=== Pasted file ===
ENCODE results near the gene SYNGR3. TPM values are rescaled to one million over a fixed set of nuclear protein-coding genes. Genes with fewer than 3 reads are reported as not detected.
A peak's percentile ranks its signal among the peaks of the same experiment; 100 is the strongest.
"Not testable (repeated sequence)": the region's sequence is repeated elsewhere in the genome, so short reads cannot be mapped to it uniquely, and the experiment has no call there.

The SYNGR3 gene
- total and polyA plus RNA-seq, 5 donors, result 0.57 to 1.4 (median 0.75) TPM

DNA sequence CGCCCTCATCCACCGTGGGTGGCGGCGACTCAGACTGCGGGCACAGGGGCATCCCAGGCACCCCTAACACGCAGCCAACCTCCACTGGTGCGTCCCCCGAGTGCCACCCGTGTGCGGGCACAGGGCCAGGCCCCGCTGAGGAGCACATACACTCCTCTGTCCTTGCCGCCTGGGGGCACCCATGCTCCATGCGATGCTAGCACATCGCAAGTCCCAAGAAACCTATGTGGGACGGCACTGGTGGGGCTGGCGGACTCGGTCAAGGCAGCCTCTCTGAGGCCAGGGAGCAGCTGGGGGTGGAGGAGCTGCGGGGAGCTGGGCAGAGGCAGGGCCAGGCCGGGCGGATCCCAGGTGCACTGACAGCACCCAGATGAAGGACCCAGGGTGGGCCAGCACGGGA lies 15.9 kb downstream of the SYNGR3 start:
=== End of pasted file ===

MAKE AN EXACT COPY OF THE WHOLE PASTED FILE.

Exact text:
ENCODE results near the gene SYNGR3. TPM values are rescaled to one million over a fixed set of nuclear protein-coding genes. Genes with fewer than 3 reads are reported as not detected.
A peak's percentile ranks its signal among the peaks of the same experiment; 100 is the strongest.
"Not testable (repeated sequence)": the region's sequence is repeated elsewhere in the genome, so short reads cannot be mapped to it uniquely, and the experiment has no call there.

The SYNGR3 gene
- total and polyA plus RNA-seq, 5 donors, result 0.57 to 1.4 (median 0.75) TPM

DNA sequence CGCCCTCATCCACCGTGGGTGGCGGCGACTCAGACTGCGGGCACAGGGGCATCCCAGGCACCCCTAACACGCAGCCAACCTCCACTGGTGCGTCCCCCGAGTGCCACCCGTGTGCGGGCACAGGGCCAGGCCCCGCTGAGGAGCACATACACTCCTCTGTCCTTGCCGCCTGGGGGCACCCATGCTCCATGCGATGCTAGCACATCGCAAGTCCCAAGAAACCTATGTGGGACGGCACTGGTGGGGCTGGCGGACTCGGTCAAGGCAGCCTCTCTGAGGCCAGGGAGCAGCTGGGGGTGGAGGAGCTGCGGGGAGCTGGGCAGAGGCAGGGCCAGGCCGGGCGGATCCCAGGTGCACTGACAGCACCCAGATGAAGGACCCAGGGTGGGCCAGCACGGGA lies 15.9 kb downstream of the SYNGR3 start: